Traditional Houses of Hizan Village, Bitlis
Tucked away in the rugged landscapes of Eastern Turkey is the small town of Hizan, which belongs to the province of Bitlis. The village houses of Bitlis Hizan were typically constructed from locally sourced stone and wood, these dwellings are adapted to the mountainous terrain and harsh climatic conditions. They’re designed to withstand severe winters, with thick walls, small windows, and flat roofs to bear heavy snowfall.
One of the distinguishing features of Hizan houses is the use of a multi-level design, often with the livestock occupying the lower levels and living quarters above. This not only provides warmth from the animals during cold months, but also helps preserve heat as the living spaces are elevated from the ground. Additionally, it ensures an efficient use of space in an area where flat land is at a premium.
The aesthetics of these houses encompass both function and tradition. The exteriors are generally simplistic in decoration, mirroring the practical emphasis of the design. However, traces of cultural artistry can still be found in details such as intricately carved wooden doors, shutters, and balconies, as well as occasional decorative motifs in stonework that adorn the facades.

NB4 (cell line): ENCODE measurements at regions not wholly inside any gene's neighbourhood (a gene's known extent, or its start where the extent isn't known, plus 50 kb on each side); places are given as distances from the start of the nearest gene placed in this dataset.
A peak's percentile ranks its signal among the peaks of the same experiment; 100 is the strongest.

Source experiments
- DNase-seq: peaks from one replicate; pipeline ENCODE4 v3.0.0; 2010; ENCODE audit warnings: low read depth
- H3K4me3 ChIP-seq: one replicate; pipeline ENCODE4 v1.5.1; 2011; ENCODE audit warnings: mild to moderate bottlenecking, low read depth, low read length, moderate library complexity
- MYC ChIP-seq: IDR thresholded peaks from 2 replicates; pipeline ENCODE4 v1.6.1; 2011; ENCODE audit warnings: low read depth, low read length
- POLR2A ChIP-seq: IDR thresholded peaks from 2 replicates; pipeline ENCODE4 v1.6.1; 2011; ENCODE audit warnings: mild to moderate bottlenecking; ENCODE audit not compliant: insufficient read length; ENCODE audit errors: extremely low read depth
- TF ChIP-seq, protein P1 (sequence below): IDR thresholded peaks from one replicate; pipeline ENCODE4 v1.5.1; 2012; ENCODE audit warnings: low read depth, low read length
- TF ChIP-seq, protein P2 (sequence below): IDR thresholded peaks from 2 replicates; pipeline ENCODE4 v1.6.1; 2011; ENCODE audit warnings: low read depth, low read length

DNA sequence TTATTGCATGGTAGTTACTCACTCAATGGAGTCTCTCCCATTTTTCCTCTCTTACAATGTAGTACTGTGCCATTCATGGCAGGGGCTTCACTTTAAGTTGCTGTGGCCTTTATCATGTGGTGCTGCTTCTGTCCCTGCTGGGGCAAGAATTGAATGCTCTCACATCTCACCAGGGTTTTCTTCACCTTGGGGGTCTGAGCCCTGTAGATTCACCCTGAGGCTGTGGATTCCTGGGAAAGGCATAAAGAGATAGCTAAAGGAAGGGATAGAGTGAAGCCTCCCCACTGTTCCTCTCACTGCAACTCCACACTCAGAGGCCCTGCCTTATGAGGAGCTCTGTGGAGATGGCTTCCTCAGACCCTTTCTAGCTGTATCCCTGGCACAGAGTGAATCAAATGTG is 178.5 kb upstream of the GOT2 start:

Hizan’s homes are historically built without the use of nails or metal fasteners. Craftsmen called “ustas” join wooden elements using traditional interlocking techniques that provide resilience and flexibility to the structure. This not only testifies to the artisanal skill but also contributes to the seismic durability of the buildings, a necessary feature in an earthquake-prone region.
Another unique aspect is the social significance that these houses hold within the community. They’re not just places of residence; they also act as social hubs where community rituals and hospitality traditions play out. The warmth and generosity of Hizan villagers are well-exemplified in their homes, which act as intimate venues for both family life and communal gatherings.